Market makers play a critical role in ensuring trading can take place in less liquid markets or instrument types.
They ensure that investors and other traders are always able to price and trade products by always being available to buy or sell those products.
Market makers operate in the markets for the following instruments:
- contracts for difference (CFDs)
- exchange-traded products (ETPs)
In most markets, market makers compete against one another while trading on their own accounts and at their own risk. Under contractual arrangements with ASX they are incentivised to achieve benchmark quoting requirements.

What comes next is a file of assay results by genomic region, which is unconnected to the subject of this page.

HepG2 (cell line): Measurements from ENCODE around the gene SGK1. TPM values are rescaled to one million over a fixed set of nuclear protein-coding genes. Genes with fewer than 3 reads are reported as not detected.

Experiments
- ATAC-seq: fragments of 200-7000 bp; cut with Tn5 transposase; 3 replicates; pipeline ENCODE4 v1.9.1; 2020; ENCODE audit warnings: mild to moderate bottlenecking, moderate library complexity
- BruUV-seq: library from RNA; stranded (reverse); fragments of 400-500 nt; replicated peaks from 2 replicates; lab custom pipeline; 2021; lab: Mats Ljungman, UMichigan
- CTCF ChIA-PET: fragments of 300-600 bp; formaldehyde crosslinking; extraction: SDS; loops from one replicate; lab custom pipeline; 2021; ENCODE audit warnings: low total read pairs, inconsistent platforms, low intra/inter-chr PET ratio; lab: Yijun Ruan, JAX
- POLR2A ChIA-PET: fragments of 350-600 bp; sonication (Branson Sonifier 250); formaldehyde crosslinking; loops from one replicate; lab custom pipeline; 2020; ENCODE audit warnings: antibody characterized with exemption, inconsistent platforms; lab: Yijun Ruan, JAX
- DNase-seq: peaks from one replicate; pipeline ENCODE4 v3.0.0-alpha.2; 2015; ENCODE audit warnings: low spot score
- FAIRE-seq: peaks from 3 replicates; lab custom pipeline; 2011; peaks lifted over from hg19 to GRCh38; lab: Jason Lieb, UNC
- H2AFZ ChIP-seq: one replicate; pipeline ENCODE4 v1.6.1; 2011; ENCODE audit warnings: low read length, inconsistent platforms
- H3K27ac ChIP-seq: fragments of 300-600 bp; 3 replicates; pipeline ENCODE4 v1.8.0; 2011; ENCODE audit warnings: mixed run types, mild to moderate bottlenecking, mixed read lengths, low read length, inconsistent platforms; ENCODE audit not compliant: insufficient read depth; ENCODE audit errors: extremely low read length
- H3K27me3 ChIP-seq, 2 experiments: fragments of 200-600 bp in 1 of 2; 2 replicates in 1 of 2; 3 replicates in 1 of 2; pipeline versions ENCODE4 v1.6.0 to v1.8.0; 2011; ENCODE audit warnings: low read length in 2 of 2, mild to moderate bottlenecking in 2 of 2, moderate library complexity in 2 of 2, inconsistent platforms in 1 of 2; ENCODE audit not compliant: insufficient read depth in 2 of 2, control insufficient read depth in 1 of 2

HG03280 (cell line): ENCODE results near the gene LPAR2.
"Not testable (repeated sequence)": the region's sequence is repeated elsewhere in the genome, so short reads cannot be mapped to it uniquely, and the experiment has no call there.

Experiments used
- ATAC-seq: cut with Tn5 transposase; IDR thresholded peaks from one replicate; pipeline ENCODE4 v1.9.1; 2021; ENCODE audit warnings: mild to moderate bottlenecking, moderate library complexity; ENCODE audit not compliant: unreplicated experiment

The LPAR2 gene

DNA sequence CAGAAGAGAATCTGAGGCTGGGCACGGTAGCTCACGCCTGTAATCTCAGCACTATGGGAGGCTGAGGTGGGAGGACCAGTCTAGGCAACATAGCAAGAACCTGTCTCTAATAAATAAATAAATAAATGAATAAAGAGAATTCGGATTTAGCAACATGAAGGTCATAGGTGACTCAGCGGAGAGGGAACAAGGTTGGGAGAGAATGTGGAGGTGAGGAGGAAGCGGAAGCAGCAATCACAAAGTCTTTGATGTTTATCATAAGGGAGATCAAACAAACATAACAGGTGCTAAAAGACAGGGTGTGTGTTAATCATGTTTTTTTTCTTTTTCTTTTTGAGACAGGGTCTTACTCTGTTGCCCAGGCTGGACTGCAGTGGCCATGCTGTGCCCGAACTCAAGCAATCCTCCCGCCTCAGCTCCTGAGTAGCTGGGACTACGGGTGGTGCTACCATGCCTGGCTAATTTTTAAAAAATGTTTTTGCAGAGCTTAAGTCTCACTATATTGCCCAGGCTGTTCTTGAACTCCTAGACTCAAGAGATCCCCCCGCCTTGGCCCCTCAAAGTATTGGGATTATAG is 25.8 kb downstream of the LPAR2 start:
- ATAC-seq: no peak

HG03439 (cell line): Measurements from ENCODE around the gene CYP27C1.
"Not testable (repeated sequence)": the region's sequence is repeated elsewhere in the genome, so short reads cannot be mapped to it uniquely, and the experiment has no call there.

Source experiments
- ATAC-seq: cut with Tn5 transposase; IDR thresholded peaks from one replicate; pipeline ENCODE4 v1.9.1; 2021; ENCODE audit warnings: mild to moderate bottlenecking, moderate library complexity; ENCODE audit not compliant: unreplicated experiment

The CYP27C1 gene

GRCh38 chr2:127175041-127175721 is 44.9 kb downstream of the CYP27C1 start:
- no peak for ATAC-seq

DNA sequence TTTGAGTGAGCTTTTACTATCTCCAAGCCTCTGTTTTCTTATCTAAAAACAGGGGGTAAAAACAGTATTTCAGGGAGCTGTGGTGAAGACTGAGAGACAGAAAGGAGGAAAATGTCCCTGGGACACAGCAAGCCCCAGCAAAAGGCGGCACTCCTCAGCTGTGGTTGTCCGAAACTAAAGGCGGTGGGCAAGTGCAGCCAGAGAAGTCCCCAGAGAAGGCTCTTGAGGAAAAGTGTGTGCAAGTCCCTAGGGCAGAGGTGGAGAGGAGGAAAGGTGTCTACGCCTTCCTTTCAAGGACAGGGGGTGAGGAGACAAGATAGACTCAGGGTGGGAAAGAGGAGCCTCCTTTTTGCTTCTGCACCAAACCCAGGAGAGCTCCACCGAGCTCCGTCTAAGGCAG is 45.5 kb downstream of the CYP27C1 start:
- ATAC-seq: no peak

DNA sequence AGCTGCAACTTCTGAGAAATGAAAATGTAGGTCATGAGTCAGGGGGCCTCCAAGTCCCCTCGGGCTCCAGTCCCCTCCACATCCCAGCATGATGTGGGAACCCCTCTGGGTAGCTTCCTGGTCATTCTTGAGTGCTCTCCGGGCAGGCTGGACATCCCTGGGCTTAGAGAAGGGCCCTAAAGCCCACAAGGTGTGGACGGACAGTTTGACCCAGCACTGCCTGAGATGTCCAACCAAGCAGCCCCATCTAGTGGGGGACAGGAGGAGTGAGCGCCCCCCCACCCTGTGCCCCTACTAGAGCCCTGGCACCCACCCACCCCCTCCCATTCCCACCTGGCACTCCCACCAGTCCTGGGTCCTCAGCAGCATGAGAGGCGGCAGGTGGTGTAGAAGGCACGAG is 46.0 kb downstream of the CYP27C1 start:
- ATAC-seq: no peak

These quoting requirements are to ensure liquidity in the market so that traders are more easily able to trade into and out of an options position and other traders and investors can more easily price and value options positions.
Market makers can choose to have the following quoting benchmarks:
- make a market on a continuous basis
- make a market in response to quote requests
- make a market both on a continuous basis and in response to quote requests.
Market makers profit by charging higher offer prices than bid prices. The difference is called the ‘spread’. ASX puts in place limits on the maximum spreads that a market maker can quote when making a market.